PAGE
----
I still don't know how it ended like this, but it began when one of the older woman called her blackness into question., 2007
Oil on canvas, tar, wooden shelf
In 2 parts, overall 45.7 x 30.5 cm

artist profile

Titus Kaphar



lives and works

New Haven, USA


BFA, San Jose State University, San Jose, USA, 2001
MFA, Yale University School of Art, New Haven, USA, 2006

about the artist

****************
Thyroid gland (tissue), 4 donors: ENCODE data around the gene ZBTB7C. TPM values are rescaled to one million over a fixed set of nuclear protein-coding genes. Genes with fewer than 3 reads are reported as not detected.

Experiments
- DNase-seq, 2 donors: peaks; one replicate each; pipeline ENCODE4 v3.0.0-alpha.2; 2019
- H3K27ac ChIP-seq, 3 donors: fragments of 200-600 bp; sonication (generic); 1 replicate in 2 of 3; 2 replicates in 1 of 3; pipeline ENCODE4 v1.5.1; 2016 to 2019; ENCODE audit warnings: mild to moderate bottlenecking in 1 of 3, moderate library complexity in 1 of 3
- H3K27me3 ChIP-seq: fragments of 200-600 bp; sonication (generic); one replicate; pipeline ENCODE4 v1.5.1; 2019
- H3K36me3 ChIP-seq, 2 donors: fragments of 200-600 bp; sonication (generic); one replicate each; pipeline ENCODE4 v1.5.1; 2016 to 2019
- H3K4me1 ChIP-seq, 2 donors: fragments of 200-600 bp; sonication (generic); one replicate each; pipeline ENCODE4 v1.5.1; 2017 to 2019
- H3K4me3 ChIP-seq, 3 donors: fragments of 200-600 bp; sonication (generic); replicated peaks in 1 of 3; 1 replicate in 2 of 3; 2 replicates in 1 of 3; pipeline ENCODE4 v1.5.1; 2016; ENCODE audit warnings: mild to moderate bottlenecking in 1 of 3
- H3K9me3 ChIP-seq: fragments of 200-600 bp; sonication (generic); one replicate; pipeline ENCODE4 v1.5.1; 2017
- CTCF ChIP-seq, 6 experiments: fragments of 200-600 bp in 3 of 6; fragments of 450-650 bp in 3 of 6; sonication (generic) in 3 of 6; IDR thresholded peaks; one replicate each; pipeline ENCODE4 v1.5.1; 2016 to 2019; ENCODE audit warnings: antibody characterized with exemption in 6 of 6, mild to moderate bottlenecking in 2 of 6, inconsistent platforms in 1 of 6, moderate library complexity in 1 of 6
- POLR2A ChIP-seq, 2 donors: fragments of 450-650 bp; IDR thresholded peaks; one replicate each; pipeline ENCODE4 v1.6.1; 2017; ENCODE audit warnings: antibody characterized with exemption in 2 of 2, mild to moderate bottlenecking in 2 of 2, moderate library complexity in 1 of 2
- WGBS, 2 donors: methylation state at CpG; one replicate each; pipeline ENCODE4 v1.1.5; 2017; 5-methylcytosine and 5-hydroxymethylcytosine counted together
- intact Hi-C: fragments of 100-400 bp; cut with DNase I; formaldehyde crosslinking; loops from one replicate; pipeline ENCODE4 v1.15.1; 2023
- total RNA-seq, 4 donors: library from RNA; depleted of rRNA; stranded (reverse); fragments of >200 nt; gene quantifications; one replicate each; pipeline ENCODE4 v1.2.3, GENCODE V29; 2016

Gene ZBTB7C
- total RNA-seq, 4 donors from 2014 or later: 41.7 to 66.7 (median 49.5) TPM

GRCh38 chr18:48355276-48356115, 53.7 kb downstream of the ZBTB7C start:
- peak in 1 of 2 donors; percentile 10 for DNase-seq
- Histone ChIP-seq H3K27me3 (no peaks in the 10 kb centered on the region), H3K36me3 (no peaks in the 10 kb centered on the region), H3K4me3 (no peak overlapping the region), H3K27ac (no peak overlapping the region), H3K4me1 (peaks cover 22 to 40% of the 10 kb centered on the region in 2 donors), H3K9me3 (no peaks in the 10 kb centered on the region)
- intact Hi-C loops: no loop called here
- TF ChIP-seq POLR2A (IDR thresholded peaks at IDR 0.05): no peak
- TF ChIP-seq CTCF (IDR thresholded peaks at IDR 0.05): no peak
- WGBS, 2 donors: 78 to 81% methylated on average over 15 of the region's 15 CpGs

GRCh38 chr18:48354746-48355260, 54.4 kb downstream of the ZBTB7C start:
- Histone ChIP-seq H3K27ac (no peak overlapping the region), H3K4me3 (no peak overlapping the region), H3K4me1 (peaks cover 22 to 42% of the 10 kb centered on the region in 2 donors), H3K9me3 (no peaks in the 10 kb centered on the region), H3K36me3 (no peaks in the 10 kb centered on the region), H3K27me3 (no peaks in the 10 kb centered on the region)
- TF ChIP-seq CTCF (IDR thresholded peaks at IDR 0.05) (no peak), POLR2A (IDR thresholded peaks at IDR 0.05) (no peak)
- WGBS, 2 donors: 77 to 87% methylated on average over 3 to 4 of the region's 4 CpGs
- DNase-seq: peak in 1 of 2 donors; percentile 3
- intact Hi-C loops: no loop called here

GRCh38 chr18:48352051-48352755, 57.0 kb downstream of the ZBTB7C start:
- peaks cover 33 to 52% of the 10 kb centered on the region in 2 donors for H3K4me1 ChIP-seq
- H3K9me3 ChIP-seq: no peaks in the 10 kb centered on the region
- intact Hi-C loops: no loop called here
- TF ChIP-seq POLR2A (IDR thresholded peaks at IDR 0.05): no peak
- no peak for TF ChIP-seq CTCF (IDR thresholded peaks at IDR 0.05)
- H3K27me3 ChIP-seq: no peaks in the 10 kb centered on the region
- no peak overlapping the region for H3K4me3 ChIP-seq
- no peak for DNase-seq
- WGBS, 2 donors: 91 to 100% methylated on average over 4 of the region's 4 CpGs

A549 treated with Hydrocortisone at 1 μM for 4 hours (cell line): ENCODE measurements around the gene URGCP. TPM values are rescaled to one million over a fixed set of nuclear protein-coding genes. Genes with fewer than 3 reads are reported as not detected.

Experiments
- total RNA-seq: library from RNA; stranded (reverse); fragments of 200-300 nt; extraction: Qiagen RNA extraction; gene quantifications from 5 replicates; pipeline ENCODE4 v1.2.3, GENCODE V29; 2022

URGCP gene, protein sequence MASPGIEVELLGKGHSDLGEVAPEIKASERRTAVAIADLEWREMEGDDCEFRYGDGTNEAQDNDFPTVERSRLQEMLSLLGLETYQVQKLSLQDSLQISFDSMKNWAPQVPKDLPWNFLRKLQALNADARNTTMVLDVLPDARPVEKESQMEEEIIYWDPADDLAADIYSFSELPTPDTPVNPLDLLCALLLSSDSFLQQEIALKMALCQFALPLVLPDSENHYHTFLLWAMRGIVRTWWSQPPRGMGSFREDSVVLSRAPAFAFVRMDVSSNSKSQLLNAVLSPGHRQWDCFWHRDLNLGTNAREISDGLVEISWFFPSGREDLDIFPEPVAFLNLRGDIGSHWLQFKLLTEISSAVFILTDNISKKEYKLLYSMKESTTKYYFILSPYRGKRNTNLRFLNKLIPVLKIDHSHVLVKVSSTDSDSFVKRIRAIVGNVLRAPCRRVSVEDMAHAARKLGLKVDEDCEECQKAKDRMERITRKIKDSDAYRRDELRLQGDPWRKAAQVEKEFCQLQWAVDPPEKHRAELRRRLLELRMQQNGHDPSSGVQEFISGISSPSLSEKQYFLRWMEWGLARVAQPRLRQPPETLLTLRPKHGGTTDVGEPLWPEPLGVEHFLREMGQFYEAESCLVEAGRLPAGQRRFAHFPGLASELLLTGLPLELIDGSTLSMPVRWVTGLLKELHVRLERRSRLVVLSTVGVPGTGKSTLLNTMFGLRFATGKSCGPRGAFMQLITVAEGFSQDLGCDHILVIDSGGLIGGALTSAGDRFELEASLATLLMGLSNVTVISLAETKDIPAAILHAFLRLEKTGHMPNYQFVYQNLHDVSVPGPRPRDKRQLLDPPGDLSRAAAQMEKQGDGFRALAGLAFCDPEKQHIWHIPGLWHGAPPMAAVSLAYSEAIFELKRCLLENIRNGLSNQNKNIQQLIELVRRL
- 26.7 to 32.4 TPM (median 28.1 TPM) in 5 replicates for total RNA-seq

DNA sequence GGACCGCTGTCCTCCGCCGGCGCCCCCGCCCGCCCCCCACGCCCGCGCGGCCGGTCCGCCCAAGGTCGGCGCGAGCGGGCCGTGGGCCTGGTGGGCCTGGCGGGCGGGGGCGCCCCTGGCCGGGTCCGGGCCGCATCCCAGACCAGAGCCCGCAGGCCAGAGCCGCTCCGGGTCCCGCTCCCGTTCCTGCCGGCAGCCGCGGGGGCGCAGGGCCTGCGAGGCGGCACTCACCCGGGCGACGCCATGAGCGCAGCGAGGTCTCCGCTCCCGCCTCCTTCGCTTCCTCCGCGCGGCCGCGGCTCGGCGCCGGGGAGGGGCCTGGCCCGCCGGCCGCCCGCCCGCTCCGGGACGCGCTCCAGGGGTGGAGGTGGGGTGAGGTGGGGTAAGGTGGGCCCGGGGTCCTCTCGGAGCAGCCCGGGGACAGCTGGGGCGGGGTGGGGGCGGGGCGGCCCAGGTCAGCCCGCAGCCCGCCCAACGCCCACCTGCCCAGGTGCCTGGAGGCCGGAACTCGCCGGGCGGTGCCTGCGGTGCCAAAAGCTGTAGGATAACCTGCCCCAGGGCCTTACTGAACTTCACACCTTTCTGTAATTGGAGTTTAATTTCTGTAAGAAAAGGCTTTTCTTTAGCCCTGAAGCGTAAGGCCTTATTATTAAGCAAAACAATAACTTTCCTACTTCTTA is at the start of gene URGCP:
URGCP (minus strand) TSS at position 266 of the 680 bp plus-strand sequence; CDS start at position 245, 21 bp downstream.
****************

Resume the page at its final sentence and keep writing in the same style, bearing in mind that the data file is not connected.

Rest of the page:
Histories are vandalized, displaced, shredded, tarred, and rearranged in the paintings, drawings, and three-dimensional works of Titus Kaphar. Performing surgery on famed masterpieces that proclaim scenes from the Western world’s colonial past, the artist transforms the images into farcical objects that undermine their classical authority and realizes these images into catalysts for a fair and informed reassessment of race relations as they have, or have not, evolved today. Through disruption and even discomfort, Kaphar mobilizes his audience to identify the alternative account or the greater discourse that hovers behind and beyond every piece of professed truth. In 2006, Kaphar was the artist-in-residence at the Studio Museum in Harlem, New York, USA, and in 2008, was named the inaugural recipient of the Gwendolyn Knight and Jacob Lawrence Fellowship at the Seattle Art Museum, USA. His first solo museum exhibition was held at the Seattle Art Museum in 2009. He has also shown in notable group exhibitions in the United States, held at the San Francisco African American Historical and Cultural Society, the Studio Museum in Harlem in New York, the San Jose Museum of Art, and the Kalamazoo Institute of Arts Museum. His work was also included in the exhibition Roundabout, which traveled from Wellington, New Zealand, to Tel Aviv, Israel

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